The only reason I'm having a hard time with this is because the Ford asking price is 12,900 and the GMC is 8,900. I bet I can't get the Ford down much more than that from what he's said about it, but I'm thinking 7500 cash probably gets the GMC without any problems. I'd have to finance part of the Ford and could probably pay off most of it rather quickly.....

    I just dunno. really only posting because this truck search thing is a PITA. a million different choices and a million different directions I could go.
  11. Flatbedford

    Flatbedford Minister of Fire

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    I am a Ford guy so My comments will be biased. Generally speaking, the crew cab will be better for people than Extended cab. I have an extended cab F250 and the back seat is really best used by dogs and baggage, not full grown, or even 1/2 grown people. Having a short bed on a 3/4 ton truck seems like a waste of truck to me unless you are gonna haul your wood in a trailer. Even a long bed truck fills up pretty fast, especially if you are loading bigger rounds into it. The Ford, if it is rebuilt well, sounds like a much nicer truck, and might be worth the extra money, if you want to spend it. The V10 is very powerful.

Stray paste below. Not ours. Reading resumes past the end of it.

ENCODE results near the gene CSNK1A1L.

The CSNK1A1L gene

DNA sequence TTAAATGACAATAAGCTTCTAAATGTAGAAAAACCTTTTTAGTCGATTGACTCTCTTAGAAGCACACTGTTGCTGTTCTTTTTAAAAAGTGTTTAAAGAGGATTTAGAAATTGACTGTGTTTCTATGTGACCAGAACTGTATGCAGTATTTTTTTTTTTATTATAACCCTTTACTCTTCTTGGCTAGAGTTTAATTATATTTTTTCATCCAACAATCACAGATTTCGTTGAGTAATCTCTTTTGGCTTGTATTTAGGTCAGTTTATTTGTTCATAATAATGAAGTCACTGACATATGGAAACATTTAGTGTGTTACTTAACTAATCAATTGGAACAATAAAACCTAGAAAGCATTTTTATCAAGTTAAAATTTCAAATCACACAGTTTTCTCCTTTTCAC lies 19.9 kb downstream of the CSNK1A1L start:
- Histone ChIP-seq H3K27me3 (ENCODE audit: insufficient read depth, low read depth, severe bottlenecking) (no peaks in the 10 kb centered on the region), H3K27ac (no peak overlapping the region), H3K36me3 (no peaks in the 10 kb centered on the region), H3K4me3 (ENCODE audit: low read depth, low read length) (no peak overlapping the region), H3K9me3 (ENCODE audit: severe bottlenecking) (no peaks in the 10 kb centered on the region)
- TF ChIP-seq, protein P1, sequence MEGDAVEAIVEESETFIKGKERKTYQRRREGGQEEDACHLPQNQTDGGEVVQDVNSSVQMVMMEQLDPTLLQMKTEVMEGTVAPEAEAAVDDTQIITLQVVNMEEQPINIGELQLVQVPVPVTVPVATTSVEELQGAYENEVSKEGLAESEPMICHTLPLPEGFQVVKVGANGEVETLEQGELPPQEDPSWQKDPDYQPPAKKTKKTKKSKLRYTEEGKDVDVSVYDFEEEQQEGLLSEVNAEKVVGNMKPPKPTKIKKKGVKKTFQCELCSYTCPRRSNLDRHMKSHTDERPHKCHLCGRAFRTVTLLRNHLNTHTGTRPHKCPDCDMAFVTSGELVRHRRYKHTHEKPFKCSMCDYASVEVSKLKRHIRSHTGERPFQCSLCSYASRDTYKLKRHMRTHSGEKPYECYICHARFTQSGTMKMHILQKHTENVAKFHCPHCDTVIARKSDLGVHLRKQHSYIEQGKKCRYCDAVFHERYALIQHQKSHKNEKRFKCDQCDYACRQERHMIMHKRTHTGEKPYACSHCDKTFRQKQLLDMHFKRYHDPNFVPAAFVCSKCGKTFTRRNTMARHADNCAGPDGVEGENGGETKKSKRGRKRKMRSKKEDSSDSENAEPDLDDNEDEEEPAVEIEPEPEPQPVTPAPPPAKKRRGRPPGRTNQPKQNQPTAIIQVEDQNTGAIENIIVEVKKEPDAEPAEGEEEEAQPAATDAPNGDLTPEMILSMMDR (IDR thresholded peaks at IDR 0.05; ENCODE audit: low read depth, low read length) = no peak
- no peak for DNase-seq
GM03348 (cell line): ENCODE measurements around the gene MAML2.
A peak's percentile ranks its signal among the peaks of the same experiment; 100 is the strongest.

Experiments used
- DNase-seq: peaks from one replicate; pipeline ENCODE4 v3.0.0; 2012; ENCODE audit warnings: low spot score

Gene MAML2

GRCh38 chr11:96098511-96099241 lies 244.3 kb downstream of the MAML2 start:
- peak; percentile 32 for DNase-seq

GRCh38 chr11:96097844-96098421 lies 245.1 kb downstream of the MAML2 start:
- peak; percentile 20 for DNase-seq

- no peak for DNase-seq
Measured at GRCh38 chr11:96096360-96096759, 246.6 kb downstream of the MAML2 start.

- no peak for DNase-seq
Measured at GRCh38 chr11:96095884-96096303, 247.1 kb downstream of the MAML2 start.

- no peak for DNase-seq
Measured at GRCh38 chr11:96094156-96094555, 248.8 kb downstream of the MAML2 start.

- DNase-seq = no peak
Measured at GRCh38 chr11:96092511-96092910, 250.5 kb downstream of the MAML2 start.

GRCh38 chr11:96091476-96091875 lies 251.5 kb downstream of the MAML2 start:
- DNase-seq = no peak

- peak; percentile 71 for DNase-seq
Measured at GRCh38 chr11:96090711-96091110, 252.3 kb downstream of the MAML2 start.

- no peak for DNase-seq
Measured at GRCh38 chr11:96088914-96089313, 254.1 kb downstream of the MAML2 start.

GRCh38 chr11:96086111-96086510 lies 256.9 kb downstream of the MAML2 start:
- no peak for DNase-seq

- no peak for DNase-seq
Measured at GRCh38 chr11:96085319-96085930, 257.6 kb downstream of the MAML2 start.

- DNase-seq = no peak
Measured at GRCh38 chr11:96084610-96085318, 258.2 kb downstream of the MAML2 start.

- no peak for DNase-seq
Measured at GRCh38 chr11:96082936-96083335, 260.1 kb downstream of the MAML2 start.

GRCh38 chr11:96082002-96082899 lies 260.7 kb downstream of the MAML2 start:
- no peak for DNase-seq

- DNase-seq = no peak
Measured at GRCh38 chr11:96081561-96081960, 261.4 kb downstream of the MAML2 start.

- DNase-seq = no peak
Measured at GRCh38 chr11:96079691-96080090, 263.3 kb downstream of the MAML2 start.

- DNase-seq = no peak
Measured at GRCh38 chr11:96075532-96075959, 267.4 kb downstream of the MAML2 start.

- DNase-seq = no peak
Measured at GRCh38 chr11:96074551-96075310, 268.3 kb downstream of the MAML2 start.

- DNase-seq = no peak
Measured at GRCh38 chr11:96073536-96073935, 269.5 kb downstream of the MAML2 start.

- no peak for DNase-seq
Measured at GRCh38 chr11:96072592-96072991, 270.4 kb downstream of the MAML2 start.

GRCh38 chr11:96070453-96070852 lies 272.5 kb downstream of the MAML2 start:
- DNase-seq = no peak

12. Bigg_Redd

    Bigg_Redd Minister of Fire

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    I would completely pass on the ext-cab/shortbed configuration. If you're going to have a short bed you might as well have 4 real doors.
  13. Danno77

    Danno77 Minister of Fire

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    I kinda agree, BUT every extra bit of cab takes away from max payload.
  14. Flatbedford

    Flatbedford Minister of Fire

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    With the little bed, payload won't be much of an issue unless you stack your firewood in the back seat too!
  15. Danno77

    Danno77 Minister of Fire